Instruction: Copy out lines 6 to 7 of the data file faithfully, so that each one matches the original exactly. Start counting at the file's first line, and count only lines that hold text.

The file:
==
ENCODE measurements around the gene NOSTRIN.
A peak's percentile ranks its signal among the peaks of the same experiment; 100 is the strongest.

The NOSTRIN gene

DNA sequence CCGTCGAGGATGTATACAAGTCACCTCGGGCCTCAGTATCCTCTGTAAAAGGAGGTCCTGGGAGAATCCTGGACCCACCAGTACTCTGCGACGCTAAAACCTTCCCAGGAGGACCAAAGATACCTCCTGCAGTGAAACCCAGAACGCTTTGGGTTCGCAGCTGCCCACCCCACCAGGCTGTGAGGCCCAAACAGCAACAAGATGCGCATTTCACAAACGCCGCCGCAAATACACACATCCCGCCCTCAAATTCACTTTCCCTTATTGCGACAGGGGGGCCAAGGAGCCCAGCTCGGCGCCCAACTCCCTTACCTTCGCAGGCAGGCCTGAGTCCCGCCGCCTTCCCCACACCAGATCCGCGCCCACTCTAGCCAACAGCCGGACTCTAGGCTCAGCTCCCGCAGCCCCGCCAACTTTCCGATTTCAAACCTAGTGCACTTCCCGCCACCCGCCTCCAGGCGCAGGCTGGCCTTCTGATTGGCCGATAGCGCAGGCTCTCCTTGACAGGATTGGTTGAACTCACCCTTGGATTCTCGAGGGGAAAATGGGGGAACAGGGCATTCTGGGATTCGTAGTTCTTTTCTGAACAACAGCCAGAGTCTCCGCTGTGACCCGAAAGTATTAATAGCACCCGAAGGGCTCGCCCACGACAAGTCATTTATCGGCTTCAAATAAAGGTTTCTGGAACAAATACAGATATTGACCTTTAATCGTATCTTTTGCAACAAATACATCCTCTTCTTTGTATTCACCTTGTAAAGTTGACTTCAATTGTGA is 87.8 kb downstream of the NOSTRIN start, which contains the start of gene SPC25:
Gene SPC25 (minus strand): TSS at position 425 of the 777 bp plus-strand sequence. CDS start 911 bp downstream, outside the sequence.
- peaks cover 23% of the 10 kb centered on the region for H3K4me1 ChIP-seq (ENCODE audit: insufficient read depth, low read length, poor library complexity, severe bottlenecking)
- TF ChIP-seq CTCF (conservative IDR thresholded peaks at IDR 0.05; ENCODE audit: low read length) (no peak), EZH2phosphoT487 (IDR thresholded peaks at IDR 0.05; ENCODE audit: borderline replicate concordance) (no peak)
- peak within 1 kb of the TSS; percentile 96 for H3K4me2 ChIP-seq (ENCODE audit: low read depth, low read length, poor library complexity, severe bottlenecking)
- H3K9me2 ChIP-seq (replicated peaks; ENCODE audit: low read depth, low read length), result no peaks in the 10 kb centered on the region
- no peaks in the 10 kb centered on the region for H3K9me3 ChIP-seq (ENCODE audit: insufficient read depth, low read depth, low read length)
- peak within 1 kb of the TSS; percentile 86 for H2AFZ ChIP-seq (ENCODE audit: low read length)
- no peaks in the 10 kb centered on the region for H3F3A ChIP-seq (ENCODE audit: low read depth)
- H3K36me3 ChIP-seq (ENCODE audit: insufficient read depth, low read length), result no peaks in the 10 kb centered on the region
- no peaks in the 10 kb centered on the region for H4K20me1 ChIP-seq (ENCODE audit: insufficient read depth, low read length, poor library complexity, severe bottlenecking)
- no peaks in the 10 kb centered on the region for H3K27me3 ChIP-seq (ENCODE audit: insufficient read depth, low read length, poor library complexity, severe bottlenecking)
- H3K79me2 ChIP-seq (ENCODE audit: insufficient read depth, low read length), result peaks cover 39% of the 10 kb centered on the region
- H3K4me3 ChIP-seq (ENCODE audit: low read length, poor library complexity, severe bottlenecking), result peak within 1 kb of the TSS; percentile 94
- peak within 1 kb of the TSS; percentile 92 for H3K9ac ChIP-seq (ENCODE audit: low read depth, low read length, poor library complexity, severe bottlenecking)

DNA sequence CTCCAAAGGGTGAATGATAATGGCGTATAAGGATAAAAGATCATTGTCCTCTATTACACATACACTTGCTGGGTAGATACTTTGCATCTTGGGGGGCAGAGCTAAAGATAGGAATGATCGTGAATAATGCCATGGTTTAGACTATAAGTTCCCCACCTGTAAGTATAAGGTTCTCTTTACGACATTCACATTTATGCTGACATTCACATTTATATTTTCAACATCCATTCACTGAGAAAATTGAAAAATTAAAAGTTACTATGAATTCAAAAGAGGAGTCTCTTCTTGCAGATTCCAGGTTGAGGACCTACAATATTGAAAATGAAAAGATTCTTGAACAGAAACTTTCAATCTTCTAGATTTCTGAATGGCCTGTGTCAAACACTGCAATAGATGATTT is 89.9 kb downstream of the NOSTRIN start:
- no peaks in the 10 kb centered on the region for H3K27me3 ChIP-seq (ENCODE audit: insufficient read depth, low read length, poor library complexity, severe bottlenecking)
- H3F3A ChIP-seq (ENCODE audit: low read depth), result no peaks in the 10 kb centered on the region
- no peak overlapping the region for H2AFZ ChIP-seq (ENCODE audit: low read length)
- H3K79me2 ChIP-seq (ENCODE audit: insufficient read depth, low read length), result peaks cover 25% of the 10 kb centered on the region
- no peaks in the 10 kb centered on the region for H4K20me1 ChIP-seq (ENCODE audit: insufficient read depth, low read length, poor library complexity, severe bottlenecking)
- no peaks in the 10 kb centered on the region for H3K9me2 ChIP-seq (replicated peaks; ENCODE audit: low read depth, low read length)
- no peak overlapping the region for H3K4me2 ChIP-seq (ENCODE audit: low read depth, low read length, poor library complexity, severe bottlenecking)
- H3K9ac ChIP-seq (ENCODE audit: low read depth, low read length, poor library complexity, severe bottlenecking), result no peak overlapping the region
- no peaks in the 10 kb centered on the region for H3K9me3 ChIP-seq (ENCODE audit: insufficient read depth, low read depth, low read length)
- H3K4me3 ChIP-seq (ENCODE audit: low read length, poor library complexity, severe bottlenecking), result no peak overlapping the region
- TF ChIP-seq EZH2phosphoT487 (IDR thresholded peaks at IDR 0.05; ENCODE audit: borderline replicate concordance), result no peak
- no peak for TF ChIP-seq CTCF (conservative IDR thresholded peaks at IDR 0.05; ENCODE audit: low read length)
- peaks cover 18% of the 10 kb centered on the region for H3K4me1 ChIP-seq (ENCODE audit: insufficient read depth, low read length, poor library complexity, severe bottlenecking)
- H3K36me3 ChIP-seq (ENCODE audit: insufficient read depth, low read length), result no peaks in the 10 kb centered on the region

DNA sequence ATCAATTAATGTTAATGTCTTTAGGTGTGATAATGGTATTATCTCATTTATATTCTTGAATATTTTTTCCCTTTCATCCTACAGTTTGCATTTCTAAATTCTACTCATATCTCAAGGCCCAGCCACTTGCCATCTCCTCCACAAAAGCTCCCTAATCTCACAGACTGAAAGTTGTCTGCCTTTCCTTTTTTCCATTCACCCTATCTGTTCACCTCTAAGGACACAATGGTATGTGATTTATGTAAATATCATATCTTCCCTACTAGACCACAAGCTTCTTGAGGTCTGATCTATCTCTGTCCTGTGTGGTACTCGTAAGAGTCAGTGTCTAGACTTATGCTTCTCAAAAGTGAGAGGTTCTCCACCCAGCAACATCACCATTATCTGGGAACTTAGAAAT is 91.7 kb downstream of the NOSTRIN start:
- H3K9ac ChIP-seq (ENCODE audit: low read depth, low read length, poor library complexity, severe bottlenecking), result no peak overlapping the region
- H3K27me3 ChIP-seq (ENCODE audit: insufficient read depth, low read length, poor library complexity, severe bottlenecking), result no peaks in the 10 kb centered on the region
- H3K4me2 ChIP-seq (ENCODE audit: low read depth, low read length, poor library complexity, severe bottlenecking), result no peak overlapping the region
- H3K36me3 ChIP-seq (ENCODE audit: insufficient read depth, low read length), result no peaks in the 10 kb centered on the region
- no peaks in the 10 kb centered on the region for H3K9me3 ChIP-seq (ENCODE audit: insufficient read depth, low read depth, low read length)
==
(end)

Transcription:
- peaks cover 23% of the 10 kb centered on the region for H3K4me1 ChIP-seq (ENCODE audit: insufficient read depth, low read length, poor library complexity, severe bottlenecking)
- TF ChIP-seq CTCF (conservative IDR thresholded peaks at IDR 0.05; ENCODE audit: low read length) (no peak), EZH2phosphoT487 (IDR thresholded peaks at IDR 0.05; ENCODE audit: borderline replicate concordance) (no peak)